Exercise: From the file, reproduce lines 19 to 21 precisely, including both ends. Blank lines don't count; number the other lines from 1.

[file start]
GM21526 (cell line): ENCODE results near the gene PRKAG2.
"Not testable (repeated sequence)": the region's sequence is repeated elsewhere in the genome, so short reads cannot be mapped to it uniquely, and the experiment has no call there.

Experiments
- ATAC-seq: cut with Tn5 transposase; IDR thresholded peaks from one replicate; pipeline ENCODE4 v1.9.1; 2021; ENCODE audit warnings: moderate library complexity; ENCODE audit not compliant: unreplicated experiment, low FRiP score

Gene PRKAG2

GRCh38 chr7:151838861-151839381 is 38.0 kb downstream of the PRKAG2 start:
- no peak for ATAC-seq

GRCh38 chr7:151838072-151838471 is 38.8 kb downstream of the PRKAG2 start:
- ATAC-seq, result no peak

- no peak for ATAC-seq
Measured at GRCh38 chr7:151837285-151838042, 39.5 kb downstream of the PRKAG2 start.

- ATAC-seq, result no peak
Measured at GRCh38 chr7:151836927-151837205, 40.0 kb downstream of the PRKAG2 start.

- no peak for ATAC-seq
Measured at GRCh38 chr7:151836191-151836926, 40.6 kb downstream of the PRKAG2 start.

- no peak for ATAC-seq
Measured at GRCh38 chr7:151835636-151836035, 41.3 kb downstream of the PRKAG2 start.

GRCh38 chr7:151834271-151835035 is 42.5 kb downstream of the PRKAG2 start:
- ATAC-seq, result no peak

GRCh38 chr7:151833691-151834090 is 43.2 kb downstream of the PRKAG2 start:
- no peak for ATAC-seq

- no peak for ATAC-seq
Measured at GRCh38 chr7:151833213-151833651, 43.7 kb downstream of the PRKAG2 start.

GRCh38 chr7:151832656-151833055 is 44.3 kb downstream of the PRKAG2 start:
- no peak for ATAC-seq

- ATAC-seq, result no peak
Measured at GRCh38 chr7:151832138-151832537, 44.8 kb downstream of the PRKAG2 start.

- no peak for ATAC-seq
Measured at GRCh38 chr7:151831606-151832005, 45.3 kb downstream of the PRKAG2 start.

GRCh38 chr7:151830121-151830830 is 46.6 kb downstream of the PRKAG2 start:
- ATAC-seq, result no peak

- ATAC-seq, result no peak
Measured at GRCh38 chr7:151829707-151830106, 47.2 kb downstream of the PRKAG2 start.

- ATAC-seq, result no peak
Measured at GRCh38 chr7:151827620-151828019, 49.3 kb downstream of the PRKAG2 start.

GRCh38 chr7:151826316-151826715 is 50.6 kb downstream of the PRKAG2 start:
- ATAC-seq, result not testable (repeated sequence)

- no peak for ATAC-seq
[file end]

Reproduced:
- ATAC-seq, result no peak

GRCh38 chr7:151833691-151834090 is 43.2 kb downstream of the PRKAG2 start:
- no peak for ATAC-seq